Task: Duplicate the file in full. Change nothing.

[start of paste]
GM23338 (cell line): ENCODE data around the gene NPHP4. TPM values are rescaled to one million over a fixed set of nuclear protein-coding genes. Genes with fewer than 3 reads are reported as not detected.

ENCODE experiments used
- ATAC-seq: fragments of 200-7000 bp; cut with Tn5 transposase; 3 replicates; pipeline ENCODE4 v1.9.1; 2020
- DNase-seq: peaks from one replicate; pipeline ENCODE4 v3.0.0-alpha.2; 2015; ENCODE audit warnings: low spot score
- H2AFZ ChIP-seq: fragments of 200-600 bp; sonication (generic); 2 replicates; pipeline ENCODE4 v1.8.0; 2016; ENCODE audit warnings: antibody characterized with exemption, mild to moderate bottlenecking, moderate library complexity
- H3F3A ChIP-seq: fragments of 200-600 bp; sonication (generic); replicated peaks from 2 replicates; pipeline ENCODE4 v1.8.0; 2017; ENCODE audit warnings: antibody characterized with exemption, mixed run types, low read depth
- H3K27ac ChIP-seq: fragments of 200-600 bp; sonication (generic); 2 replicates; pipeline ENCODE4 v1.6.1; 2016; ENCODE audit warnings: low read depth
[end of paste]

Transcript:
GM23338 (cell line): ENCODE data around the gene NPHP4. TPM values are rescaled to one million over a fixed set of nuclear protein-coding genes. Genes with fewer than 3 reads are reported as not detected.

ENCODE experiments used
- ATAC-seq: fragments of 200-7000 bp; cut with Tn5 transposase; 3 replicates; pipeline ENCODE4 v1.9.1; 2020
- DNase-seq: peaks from one replicate; pipeline ENCODE4 v3.0.0-alpha.2; 2015; ENCODE audit warnings: low spot score
- H2AFZ ChIP-seq: fragments of 200-600 bp; sonication (generic); 2 replicates; pipeline ENCODE4 v1.8.0; 2016; ENCODE audit warnings: antibody characterized with exemption, mild to moderate bottlenecking, moderate library complexity
- H3F3A ChIP-seq: fragments of 200-600 bp; sonication (generic); replicated peaks from 2 replicates; pipeline ENCODE4 v1.8.0; 2017; ENCODE audit warnings: antibody characterized with exemption, mixed run types, low read depth
- H3K27ac ChIP-seq: fragments of 200-600 bp; sonication (generic); 2 replicates; pipeline ENCODE4 v1.6.1; 2016; ENCODE audit warnings: low read depth